On the 27th of May at 1 pm I set off with the president of the Rotary Club of Lieksa for the Rotary district conference. Lieksa is part of Rotary District 1430, and this year the conference was to be held in Lappeenranta a few hours (about 4) south of Lieksa.
It was going to be a long drive and we needed to be in Lappeenranta between 8:30 and 9:30 on the Saturday morning. Going the day before meant we didn’t have to wake up early and we could do some sight seeing on the way there.
The first stop was the Valamon Luostari, an Orthadox Monestry. In English it is called New Valamo. Established in 1940 after 190 monks from the Valaan Monestry in Karalia (Russian Karalia) were evacuated to Eastern Finland. The decided to stay in Heinävesi about 2 hours south west of Lieksa.
Valamo was such a lovely place. It is a tourist attraction but it is run by the people who live there. The women are dressed in traditional Russian orthodox clothes and the monks were dressed in their costumes. (Although I did see one younger monk with a really fancy sports bag).
The paintings in the church were fantastic, (I know I am only 18 and I havn’t seen much of the world but) they were some of the best religious artwork I have ever seen. There was a perfect attention to detail and I wish I had taken my camera with me (although the photos would not have given them justice). And yes I forgot my camera, which was a huge shame because the place was so beautiful.
It was a lovely day the sun was shining and the air was pleasantly cool.
I also saw an art exhibition from a contemporary artist who works in crystal and metal. I hadn’t seen artwork like that which made it really interesting. And we met a friendly old monk who is always waiting for interesting foregners to visit the monestry. He is really hoping for a French or Greek visitor but he had some questions about Australia.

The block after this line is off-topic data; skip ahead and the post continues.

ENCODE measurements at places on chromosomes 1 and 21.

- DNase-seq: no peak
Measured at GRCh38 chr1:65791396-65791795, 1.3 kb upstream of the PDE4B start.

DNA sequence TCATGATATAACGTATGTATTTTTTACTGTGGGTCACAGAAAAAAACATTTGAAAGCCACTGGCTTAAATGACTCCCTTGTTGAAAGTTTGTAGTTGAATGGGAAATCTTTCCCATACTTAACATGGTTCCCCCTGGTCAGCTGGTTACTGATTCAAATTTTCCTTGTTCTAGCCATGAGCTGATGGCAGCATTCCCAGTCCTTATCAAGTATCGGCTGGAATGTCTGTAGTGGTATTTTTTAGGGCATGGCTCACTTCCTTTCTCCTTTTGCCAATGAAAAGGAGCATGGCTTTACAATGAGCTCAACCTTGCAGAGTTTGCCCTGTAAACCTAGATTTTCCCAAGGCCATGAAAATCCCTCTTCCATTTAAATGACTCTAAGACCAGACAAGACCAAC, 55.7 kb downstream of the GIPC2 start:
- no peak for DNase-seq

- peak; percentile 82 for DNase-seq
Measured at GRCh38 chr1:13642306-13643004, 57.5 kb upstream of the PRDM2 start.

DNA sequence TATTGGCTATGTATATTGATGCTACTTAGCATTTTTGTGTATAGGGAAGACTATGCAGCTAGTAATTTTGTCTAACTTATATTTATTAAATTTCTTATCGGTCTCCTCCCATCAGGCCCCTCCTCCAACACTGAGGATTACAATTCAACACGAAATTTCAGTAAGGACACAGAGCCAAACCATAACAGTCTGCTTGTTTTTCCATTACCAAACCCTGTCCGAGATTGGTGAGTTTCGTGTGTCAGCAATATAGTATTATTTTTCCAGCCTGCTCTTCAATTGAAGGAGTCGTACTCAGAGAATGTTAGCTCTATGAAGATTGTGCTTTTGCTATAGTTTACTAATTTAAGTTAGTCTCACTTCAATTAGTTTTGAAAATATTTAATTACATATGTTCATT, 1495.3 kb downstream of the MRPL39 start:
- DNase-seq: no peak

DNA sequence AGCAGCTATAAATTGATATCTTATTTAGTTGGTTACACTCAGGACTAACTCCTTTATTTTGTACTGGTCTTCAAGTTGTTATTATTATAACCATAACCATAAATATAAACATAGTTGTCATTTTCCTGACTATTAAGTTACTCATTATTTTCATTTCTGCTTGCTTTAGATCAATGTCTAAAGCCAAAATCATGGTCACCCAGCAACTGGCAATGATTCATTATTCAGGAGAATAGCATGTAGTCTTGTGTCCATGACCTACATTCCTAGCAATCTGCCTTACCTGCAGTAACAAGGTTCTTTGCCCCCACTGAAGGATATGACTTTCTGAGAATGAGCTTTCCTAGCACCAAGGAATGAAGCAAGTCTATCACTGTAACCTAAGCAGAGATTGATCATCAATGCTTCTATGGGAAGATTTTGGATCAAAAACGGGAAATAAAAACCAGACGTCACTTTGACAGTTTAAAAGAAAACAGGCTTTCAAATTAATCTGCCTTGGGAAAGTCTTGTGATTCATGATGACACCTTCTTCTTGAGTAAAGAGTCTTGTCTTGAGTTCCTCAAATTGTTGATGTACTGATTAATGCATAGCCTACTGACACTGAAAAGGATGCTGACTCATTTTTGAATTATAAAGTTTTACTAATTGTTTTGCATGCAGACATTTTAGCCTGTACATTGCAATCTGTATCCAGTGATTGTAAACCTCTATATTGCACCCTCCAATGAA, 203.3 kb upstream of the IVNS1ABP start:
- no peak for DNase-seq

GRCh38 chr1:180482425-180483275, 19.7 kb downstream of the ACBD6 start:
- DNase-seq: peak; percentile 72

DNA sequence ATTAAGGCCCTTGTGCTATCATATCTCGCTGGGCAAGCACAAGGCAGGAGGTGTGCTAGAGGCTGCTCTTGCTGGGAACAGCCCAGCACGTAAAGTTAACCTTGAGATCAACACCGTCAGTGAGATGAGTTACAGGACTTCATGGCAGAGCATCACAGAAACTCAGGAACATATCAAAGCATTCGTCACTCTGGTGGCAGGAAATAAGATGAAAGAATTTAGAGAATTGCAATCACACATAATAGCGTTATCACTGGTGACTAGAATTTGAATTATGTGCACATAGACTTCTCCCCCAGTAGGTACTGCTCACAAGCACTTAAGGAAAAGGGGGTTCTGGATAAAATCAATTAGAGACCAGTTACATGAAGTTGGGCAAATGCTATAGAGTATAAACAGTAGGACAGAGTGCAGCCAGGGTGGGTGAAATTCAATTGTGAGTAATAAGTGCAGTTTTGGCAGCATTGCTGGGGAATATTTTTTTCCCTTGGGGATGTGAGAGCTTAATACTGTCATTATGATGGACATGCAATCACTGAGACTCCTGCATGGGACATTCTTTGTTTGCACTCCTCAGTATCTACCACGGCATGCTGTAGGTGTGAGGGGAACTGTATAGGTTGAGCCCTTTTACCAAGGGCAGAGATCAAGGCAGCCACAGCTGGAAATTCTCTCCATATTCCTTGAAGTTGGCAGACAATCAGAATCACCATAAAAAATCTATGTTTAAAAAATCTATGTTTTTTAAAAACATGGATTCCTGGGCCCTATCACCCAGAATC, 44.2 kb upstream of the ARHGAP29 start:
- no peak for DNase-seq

We stayed overnight in Mikkeli and arrived in Lappeenranta at 9am. I was straitaway met by Maddi (also from Perth) and Ana (from N.S.W) when I arrived and all the other exchange students pretty soon after. There are 20 in district 1430 and we are all scattered around the area-most of us living very far from the nearest exchange student. It was so nice too see them again, I had not seen Julia (from Adelaide for 4 months) and the others for 2 months (since Russia tour) and there were a few I had not met yet.
We had our own program for the weekend, and would participate in the conference as well.
On Saturday we visited a paper mill, which makes magazine paper for 80% of the world’s magazines. Next time you are reading one just think it came from Lappeeenranta.
From there the Rotarians had planned for us to go rowing on Lake Saimaa, however as it was raining there was a quick change of plans and we ended up going shopping. And Lappeenranta is a good place to shop, but not to buy. It is close to the Russian boarder so there are many many Russians in the city (more then every second person we walked past was Russian) and that pushes prices higher. But in chain stores to prices are the same as in all over Finland and I managed to buy 2 new dresses.